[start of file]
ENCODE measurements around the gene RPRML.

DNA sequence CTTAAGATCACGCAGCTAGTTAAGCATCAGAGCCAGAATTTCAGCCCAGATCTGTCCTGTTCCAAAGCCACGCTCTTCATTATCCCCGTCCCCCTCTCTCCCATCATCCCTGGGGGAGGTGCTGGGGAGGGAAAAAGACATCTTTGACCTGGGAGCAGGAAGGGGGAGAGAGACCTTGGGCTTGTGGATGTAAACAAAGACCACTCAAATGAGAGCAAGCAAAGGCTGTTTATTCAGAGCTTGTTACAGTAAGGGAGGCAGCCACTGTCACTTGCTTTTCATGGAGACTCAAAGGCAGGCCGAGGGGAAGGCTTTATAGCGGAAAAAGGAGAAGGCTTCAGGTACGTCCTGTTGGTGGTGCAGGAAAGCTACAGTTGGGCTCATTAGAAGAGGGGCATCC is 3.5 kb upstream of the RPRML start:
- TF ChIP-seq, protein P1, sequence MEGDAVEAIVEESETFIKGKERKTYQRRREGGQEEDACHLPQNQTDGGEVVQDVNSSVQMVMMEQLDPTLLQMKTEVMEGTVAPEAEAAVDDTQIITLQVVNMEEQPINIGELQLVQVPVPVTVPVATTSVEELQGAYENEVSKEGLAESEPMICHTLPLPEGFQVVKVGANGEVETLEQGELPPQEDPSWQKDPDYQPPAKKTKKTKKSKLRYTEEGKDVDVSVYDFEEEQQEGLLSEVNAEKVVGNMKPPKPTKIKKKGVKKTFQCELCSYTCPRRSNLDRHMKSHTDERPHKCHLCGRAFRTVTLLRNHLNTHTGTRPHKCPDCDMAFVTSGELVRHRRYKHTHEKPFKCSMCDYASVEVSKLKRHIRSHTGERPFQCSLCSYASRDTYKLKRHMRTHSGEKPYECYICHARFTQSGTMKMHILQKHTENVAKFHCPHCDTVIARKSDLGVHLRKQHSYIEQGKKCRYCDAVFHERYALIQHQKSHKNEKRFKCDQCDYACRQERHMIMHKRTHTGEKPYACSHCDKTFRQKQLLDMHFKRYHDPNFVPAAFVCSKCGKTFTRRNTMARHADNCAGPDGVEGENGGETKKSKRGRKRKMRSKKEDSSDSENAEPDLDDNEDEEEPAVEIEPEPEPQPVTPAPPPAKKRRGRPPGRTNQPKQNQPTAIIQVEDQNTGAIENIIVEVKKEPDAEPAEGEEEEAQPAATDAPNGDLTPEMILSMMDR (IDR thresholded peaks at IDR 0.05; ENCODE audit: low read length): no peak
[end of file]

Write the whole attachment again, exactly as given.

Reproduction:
ENCODE measurements around the gene RPRML.

DNA sequence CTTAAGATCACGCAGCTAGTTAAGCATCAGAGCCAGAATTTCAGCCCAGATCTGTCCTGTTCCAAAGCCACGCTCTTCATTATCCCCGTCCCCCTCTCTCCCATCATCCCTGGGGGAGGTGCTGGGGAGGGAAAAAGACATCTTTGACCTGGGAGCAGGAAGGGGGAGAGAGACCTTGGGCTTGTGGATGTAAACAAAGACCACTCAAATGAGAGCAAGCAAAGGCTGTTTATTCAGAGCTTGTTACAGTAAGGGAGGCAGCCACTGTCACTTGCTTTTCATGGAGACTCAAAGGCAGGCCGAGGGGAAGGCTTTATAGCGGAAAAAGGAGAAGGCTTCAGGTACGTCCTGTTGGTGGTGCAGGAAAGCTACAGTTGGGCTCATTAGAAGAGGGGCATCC is 3.5 kb upstream of the RPRML start:
- TF ChIP-seq, protein P1, sequence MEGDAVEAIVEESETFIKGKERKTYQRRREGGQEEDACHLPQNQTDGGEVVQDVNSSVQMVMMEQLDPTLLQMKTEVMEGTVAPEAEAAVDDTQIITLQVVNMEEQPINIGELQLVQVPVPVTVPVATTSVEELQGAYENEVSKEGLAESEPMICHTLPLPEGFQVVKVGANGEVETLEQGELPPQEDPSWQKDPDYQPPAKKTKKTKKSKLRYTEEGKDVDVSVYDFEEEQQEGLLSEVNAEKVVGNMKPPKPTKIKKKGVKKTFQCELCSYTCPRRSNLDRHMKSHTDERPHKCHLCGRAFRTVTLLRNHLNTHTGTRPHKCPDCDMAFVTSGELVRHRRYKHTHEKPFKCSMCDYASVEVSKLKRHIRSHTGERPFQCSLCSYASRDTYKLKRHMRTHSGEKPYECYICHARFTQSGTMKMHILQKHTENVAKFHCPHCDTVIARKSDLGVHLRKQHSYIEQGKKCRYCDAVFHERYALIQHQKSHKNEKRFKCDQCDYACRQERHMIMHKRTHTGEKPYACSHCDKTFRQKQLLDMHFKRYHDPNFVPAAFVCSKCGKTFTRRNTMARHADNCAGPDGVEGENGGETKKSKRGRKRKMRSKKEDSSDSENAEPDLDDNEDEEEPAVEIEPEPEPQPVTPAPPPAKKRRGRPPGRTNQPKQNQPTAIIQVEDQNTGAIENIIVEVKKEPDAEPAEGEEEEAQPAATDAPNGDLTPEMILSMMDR (IDR thresholded peaks at IDR 0.05; ENCODE audit: low read length): no peak